Nowell Sing We

Eleanorparker       By Eleanor Parker

One of the most attractive features of medieval Christmas carols is how often and how enthusiastically they celebrate the act of singing. Their refrains frequently contain exhortations to sing – ‘sing we now!’, or similar phrases – and many carols explore the part which song plays in the traditional Christmas story, from the rejoicing of the angels to the piping of the shepherds and Mary singing lullabies to the baby Christ. Medieval carols give space to all these different voices, and in the process remind the listener of the pleasures of making music, alone and with others, and of the important part music plays for most of us in the enjoyment of the Christmas season.

A good example is this lovely fifteenth-century carol, which is short enough to quote in full (in modernised form):

Nowell sing we now all and some,
For Rex pacificus is come.

In Bethlehem, in that fair city,
A child was born of a maiden free,
That shall a lord and prince be,
A solis ortus cardine.

Children were slain in full great plenty,
Jesu, for the love of thee;
Wherefore their souls saved be,
Hostis Herodis impie.

As the sun shineth through the glass,
So Jesu in his mother was;
Thee to serve now grant us grace,
O lux beata Trinitas.

Now God is come to worship us;
Now of Mary is born Jesus;
Make we merry amongst us;
Exultet caelum laudibus.

Nowell sing we now all and some,
For Rex pacificus is come.

‘All and some’ is a Middle English idiom meaning ‘everyone’ (like our phrase ‘one and all’) or ‘all together’, so this refrain enjoins everyone to sing in consort: ‘let us all now sing ‘Nowell!’ Like many medieval carols, this one is macaronic, ingeniously interweaving English and Latin, and there’s something particularly clever about the use of two languages in carols like this one: the last line of each verse quotes a different Latin hymn used in the Office, especially at Christmas and the Epiphany. Even the phrase ‘Rex pacificus’ (‘King of peace’) comes from the antiphon used on Christmas Eve. So this is in part a song about singing, making reference to familiar liturgical music as it encourages everyone to sing. In the final verse, the singers and audience are urged ‘make we merry’, to join in the celestial song as ‘the heavens rejoice’.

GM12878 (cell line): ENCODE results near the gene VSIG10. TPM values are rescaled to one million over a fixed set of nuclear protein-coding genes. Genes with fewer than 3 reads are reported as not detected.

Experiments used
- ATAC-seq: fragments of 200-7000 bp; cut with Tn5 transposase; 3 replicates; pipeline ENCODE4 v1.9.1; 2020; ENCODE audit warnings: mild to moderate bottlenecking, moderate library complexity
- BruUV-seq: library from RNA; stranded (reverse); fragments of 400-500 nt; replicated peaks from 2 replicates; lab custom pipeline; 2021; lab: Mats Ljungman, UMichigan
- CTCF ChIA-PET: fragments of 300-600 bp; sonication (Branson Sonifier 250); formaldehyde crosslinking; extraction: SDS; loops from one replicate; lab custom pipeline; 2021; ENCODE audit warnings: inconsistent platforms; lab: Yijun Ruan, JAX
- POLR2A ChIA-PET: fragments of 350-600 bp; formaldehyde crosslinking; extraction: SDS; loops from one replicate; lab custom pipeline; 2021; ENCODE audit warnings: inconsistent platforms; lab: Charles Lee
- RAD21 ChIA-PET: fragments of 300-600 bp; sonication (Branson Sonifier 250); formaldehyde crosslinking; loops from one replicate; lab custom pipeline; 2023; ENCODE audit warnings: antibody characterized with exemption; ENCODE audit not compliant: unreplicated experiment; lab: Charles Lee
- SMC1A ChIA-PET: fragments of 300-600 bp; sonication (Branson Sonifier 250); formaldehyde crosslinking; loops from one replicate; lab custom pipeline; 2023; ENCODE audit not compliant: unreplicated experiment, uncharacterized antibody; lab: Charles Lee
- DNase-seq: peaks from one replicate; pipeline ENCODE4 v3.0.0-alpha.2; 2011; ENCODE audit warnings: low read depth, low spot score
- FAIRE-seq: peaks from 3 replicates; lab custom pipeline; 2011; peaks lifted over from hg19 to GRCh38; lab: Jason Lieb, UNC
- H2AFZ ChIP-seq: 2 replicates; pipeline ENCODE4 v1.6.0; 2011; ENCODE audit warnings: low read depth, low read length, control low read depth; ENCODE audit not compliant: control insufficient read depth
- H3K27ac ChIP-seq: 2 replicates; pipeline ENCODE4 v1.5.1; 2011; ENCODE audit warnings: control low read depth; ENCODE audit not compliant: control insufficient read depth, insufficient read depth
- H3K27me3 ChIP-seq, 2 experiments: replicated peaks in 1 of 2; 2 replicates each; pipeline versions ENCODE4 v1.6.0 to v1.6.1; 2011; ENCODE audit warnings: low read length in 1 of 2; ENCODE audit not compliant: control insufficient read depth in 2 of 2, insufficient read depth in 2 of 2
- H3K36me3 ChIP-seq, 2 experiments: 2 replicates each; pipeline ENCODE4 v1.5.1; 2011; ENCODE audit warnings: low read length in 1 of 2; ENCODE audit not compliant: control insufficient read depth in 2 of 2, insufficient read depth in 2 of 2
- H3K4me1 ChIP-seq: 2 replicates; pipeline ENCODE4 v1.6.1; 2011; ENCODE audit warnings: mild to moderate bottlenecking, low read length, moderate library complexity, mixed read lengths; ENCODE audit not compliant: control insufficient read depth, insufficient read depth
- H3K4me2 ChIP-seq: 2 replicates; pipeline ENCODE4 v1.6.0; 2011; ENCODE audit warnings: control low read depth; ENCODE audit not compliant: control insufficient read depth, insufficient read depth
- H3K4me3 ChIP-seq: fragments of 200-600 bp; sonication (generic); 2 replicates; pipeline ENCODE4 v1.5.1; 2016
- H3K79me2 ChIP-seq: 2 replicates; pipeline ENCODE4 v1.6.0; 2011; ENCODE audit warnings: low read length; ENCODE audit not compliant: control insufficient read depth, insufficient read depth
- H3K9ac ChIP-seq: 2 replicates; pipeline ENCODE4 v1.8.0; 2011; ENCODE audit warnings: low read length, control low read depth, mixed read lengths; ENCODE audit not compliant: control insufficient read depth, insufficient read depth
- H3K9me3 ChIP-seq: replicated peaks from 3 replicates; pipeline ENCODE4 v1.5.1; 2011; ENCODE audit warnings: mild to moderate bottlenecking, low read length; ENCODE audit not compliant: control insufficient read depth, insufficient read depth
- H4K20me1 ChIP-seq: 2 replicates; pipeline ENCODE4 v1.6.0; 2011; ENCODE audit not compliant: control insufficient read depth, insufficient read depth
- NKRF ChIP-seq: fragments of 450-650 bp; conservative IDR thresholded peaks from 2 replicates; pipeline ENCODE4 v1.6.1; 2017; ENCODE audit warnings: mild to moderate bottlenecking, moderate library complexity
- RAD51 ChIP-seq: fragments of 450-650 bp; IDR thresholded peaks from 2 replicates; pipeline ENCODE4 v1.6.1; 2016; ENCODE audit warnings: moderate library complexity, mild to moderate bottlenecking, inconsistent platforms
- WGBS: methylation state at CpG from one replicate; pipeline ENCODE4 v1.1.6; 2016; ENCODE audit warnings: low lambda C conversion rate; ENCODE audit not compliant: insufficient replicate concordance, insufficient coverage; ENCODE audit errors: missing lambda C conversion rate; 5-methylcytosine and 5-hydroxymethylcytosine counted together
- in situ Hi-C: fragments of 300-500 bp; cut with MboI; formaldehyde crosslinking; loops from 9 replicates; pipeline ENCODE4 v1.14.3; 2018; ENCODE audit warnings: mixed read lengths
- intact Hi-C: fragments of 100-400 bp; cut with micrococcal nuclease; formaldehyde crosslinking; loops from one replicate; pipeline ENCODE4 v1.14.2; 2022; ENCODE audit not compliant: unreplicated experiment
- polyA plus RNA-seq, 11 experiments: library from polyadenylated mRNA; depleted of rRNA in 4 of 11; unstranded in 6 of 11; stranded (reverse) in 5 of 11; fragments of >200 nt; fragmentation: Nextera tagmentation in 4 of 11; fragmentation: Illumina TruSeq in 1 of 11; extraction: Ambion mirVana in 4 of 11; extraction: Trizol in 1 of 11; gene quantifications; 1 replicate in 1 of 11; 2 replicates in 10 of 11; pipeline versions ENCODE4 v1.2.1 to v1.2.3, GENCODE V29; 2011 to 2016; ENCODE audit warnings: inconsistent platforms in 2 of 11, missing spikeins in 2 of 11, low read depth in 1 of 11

This carol survives in a number of fifteenth-century manuscripts, suggesting it was particularly popular. The different versions vary slightly, but this is the one preserved in the Trinity Carol Roll (Cambridge, Trinity College O.3.58), a scroll of vellum six feet long which contains the words and music of thirteen carols in English. Some are Christmas carols, including ‘There is no rose of such virtue’, and others are secular; one celebrates the English victory at Agincourt in 1415. This precious roll, which was probably made in East Anglia, contains some of the earliest examples of English carols, and the complexity of both words and music suggests it was made for a sophisticated audience.

You can listen to the music from the medieval manuscript here:

But there have also been several modern settings of the text. I’m fond of this one by Elizabeth Maconchy, published in 1967. Maconchy’s joyful and catchy setting gives a real energy to the medieval carol, as the ‘Nowell’ is taken up by one voice after another. It’s a busy tapestry of voices, and nothing could be more appropriate for a song which evokes the joy of singing in consort – one of the best-loved features of Christmas, in the Middle Ages as today.

Read more by Eleanor Parker on Corymbus:

Nowell Sing We

Eleanor Parker is an academic and writer based in Oxford, who researches and teaches medieval English literature. She blogs at